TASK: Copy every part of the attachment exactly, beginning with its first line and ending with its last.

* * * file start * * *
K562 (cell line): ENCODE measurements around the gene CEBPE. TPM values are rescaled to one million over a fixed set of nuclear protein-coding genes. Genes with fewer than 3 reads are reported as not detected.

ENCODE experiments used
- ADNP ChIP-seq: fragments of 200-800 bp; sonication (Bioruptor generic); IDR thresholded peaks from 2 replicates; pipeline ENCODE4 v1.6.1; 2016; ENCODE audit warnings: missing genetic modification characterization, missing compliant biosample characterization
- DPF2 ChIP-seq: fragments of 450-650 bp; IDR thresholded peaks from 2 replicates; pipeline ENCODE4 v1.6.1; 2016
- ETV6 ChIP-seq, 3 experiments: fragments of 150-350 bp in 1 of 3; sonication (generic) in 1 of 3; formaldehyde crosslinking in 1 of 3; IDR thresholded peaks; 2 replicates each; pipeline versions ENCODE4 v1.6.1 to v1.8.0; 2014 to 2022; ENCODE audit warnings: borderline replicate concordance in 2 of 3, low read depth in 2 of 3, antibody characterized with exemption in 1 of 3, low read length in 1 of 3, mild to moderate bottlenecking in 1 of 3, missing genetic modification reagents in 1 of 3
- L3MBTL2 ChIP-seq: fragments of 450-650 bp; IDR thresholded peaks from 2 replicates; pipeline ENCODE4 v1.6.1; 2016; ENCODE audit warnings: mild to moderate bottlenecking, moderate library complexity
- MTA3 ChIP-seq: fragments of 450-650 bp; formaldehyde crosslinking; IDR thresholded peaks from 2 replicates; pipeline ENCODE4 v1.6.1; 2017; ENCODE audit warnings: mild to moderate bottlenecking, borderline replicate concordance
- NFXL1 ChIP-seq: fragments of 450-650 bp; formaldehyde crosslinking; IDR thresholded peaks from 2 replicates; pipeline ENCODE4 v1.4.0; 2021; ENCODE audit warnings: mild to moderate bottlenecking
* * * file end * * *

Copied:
K562 (cell line): ENCODE measurements around the gene CEBPE. TPM values are rescaled to one million over a fixed set of nuclear protein-coding genes. Genes with fewer than 3 reads are reported as not detected.

ENCODE experiments used
- ADNP ChIP-seq: fragments of 200-800 bp; sonication (Bioruptor generic); IDR thresholded peaks from 2 replicates; pipeline ENCODE4 v1.6.1; 2016; ENCODE audit warnings: missing genetic modification characterization, missing compliant biosample characterization
- DPF2 ChIP-seq: fragments of 450-650 bp; IDR thresholded peaks from 2 replicates; pipeline ENCODE4 v1.6.1; 2016
- ETV6 ChIP-seq, 3 experiments: fragments of 150-350 bp in 1 of 3; sonication (generic) in 1 of 3; formaldehyde crosslinking in 1 of 3; IDR thresholded peaks; 2 replicates each; pipeline versions ENCODE4 v1.6.1 to v1.8.0; 2014 to 2022; ENCODE audit warnings: borderline replicate concordance in 2 of 3, low read depth in 2 of 3, antibody characterized with exemption in 1 of 3, low read length in 1 of 3, mild to moderate bottlenecking in 1 of 3, missing genetic modification reagents in 1 of 3
- L3MBTL2 ChIP-seq: fragments of 450-650 bp; IDR thresholded peaks from 2 replicates; pipeline ENCODE4 v1.6.1; 2016; ENCODE audit warnings: mild to moderate bottlenecking, moderate library complexity
- MTA3 ChIP-seq: fragments of 450-650 bp; formaldehyde crosslinking; IDR thresholded peaks from 2 replicates; pipeline ENCODE4 v1.6.1; 2017; ENCODE audit warnings: mild to moderate bottlenecking, borderline replicate concordance
- NFXL1 ChIP-seq: fragments of 450-650 bp; formaldehyde crosslinking; IDR thresholded peaks from 2 replicates; pipeline ENCODE4 v1.4.0; 2021; ENCODE audit warnings: mild to moderate bottlenecking